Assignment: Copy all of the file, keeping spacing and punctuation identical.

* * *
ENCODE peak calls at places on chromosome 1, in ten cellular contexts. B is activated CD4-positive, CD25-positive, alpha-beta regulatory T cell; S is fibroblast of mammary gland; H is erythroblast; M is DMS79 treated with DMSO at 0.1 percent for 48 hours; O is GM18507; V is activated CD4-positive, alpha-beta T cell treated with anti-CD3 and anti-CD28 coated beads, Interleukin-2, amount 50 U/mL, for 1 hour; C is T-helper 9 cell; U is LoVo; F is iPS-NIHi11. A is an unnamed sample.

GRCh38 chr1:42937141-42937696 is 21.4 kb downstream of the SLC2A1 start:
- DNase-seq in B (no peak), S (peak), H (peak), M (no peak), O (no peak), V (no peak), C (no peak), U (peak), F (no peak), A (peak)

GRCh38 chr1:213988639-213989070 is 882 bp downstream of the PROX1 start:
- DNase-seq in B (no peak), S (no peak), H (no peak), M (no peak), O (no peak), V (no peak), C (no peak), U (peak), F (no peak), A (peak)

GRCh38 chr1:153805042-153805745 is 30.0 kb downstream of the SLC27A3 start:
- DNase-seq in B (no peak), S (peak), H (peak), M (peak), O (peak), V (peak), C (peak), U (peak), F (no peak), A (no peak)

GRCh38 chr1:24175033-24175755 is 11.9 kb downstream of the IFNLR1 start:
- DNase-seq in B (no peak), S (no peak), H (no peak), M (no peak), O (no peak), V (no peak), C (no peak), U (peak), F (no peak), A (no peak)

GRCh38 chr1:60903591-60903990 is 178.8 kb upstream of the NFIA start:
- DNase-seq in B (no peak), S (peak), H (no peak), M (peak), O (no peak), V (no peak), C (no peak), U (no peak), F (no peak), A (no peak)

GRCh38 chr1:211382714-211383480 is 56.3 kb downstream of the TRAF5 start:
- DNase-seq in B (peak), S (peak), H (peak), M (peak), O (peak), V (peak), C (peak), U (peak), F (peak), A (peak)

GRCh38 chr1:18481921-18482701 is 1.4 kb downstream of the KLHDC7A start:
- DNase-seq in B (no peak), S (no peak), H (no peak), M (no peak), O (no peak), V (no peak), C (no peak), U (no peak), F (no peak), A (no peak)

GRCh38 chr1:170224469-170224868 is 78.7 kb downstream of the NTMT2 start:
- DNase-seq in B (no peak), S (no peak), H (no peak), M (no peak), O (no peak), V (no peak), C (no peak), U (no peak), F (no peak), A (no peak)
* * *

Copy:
ENCODE peak calls at places on chromosome 1, in ten cellular contexts. B is activated CD4-positive, CD25-positive, alpha-beta regulatory T cell; S is fibroblast of mammary gland; H is erythroblast; M is DMS79 treated with DMSO at 0.1 percent for 48 hours; O is GM18507; V is activated CD4-positive, alpha-beta T cell treated with anti-CD3 and anti-CD28 coated beads, Interleukin-2, amount 50 U/mL, for 1 hour; C is T-helper 9 cell; U is LoVo; F is iPS-NIHi11. A is an unnamed sample.

GRCh38 chr1:42937141-42937696 is 21.4 kb downstream of the SLC2A1 start:
- DNase-seq in B (no peak), S (peak), H (peak), M (no peak), O (no peak), V (no peak), C (no peak), U (peak), F (no peak), A (peak)

GRCh38 chr1:213988639-213989070 is 882 bp downstream of the PROX1 start:
- DNase-seq in B (no peak), S (no peak), H (no peak), M (no peak), O (no peak), V (no peak), C (no peak), U (peak), F (no peak), A (peak)

GRCh38 chr1:153805042-153805745 is 30.0 kb downstream of the SLC27A3 start:
- DNase-seq in B (no peak), S (peak), H (peak), M (peak), O (peak), V (peak), C (peak), U (peak), F (no peak), A (no peak)

GRCh38 chr1:24175033-24175755 is 11.9 kb downstream of the IFNLR1 start:
- DNase-seq in B (no peak), S (no peak), H (no peak), M (no peak), O (no peak), V (no peak), C (no peak), U (peak), F (no peak), A (no peak)

GRCh38 chr1:60903591-60903990 is 178.8 kb upstream of the NFIA start:
- DNase-seq in B (no peak), S (peak), H (no peak), M (peak), O (no peak), V (no peak), C (no peak), U (no peak), F (no peak), A (no peak)

GRCh38 chr1:211382714-211383480 is 56.3 kb downstream of the TRAF5 start:
- DNase-seq in B (peak), S (peak), H (peak), M (peak), O (peak), V (peak), C (peak), U (peak), F (peak), A (peak)

GRCh38 chr1:18481921-18482701 is 1.4 kb downstream of the KLHDC7A start:
- DNase-seq in B (no peak), S (no peak), H (no peak), M (no peak), O (no peak), V (no peak), C (no peak), U (no peak), F (no peak), A (no peak)

GRCh38 chr1:170224469-170224868 is 78.7 kb downstream of the NTMT2 start:
- DNase-seq in B (no peak), S (no peak), H (no peak), M (no peak), O (no peak), V (no peak), C (no peak), U (no peak), F (no peak), A (no peak)